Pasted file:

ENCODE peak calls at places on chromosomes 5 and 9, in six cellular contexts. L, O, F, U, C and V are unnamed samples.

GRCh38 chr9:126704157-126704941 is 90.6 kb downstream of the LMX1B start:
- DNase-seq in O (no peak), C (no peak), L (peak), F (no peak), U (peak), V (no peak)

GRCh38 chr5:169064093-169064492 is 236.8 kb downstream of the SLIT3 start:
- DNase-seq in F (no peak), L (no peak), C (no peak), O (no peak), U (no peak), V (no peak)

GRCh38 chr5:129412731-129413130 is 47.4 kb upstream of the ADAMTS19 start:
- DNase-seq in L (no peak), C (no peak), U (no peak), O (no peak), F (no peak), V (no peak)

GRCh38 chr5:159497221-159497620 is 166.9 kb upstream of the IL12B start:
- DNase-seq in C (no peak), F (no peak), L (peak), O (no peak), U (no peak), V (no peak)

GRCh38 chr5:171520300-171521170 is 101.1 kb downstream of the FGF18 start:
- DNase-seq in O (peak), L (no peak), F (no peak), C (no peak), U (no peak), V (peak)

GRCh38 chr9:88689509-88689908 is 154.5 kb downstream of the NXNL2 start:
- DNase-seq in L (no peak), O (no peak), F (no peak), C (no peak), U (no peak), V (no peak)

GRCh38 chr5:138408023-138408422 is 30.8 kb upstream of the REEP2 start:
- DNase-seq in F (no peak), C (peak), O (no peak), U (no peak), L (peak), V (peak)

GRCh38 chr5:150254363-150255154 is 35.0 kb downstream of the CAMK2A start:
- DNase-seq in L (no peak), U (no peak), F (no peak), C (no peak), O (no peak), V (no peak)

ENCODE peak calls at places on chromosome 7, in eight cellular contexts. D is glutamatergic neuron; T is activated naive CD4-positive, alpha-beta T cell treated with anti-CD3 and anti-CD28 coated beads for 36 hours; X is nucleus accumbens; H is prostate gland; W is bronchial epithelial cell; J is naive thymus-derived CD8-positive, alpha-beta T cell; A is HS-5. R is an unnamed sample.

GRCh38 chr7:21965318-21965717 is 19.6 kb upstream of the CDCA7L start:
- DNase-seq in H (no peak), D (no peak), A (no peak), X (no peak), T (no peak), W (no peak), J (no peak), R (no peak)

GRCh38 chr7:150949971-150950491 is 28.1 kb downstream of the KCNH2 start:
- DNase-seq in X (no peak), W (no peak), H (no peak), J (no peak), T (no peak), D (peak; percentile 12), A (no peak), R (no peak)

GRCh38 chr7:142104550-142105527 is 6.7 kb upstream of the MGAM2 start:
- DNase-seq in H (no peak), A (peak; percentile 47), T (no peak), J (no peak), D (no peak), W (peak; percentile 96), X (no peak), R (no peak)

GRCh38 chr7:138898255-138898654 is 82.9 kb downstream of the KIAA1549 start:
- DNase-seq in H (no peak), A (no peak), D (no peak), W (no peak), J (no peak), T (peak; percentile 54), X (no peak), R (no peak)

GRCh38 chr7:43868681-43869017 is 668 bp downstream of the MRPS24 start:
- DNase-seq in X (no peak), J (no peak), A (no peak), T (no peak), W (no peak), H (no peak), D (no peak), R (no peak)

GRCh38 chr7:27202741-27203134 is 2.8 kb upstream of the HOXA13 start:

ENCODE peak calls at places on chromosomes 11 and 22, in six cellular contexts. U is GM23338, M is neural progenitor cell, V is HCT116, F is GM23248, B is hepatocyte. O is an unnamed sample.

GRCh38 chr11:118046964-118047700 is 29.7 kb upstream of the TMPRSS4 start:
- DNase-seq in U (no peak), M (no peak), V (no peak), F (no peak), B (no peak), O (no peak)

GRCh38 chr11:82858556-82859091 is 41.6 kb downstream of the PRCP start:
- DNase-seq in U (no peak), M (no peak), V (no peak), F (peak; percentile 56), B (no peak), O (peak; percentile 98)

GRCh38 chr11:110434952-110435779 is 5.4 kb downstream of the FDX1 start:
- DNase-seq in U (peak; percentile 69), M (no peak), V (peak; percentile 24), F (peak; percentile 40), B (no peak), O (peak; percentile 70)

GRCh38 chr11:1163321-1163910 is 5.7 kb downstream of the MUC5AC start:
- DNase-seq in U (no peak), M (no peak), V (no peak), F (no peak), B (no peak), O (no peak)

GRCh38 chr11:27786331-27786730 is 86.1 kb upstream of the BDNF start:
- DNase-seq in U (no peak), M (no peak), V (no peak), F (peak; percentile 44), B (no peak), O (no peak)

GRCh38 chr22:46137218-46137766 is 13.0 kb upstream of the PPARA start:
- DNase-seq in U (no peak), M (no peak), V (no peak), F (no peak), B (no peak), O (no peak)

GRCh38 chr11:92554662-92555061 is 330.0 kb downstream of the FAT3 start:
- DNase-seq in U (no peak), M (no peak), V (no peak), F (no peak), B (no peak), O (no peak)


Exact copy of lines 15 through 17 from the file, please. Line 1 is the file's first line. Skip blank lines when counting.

- DNase-seq in F (no peak), C (peak), O (no peak), U (no peak), L (peak), V (peak)

GRCh38 chr5:150254363-150255154 is 35.0 kb downstream of the CAMK2A start:
- DNase-seq in L (no peak), U (no peak), F (no peak), C (no peak), O (no peak), V (no peak)